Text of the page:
Your work schedule may vary depending on where you work. If you do repairs, you might work early, late or be on call. If you work in construction/home building or management, you may have more of a fixed schedule during normal business hours.
As a technician, you’ll visit different locations for repair, maintenance or installation service. Some jobs may need more time than others, so the number of calls you can take care of could vary.
As we mentioned previously, you should be accustomed to working outdoors in extreme weather, plus in dirty or cramped areas. If you work in a customer-facing role, good customer service skills are always an advantage.
Average Salary for HVAC Technicians and Other HVAC Careers
Because HVAC is a fast-growing field, your salary will mirror it. The national average salary for an HVAC technician is $49,242, according to ZipRecruiter. Top earners receive between $56,600 and $68,000. However, salaries may be different based on your locationand its cost of living.
In addition to owning your own business, there are several other other career opportunities. These involve:
- HVAC manager, $72,515 average salary
- HVAC service manager, $71,176 average salary
Where HVAC Technicians Are in High Demand
HVAC technicians are needed across the nation, but even more so in Florida, California, Texas, New York and Illinois. According to hvacclasses.org, these states employ the greatest number of HVAC workers and are dealing with explosive construction growth. Here’s why:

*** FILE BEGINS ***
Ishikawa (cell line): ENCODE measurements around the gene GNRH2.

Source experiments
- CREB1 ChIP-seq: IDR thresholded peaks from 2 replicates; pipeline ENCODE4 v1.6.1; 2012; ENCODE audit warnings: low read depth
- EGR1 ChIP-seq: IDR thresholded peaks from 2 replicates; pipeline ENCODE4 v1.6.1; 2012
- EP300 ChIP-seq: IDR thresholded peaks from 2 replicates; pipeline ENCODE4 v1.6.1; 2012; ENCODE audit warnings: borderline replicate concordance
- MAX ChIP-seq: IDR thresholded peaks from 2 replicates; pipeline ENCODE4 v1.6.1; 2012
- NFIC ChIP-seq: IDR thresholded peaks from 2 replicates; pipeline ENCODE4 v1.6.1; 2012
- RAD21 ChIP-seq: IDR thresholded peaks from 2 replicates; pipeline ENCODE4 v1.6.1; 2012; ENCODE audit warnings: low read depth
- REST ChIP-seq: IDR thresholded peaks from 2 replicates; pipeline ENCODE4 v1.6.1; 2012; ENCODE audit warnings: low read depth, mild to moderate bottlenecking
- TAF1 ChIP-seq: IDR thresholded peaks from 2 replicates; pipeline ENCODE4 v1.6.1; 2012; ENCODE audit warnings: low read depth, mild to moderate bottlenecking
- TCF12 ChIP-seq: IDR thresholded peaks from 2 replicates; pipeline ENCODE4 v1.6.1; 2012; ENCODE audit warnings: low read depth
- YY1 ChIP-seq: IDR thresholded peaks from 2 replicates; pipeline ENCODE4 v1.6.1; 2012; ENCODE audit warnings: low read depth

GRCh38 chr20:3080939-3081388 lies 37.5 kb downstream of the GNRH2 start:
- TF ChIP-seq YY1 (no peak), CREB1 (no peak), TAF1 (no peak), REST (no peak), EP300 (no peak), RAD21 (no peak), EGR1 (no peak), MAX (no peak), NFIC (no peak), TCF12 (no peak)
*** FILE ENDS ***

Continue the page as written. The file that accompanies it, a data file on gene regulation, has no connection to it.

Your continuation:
- Florida: Hurricanes, educational and healthcare locations.
- California: Wildfires, transportation, energy and utility projects.
- Texas: Hurricanes, energy, utility and other infrastructure upgrades.
- New York: Residential and infrastructure upgrades.
- Illinois: Companies relocating to the Chicago area.
Where HVAC Technicians Will Be in High Demand in the Future
Projections Central, who creates long-term occupational projections, expects these states to have the highest demand for technicians by 2028:
- Utah, 31.1%
- Colorado, 29.7%
- Nevada, 27.9%
- Arizona, 21.4%
- Iowa, Oregon and Montana, 18.5%
- Arkansas, 16.3%
- Florida, 16.2%
- South Carolina, 16%
- Texas, 15.9%
- Idaho, 15.7%
- Washington, 15.6%
- North Carolina, 15.5%
- Tennessee, 15.2%
- Wyoming, 14.3%
- Nebraska, 13.9%
- Indiana, 13.8%
- North Dakota, 13.8%
Here’s where the greatest number of new jobs during that time frame are forecasted to be:
- Florida, 5,420
- Texas, 5,530
- California, 4,100
- North Carolina, 2,510
- New York, 2,290
- Colorado, 2,000
- Ohio, 1,550
- Pennsylvania, 1,510
- Virginia, 1,500
- Tennessee, 1,360
- Washington, 1,290
- Georgia, 1,270
- New Jersey, 1,170
- Utah, 1,170
- South Carolina, 1,1060
- Indiana, 940
- Maryland, 820
- Missouri and Arizona, 810
- Michigan, 780
Weather and economic growth is expected to contribute to expansion in these states, according to hvacclasses.org.
Grow Your HVAC Career with Fleming Heating & Air Conditioning Inc
HVAC technicians remain in demand across the country and in South Beloit and Belvidere. To learn more more about our openings, go to our careers page or reach us at 877-389-2465 today!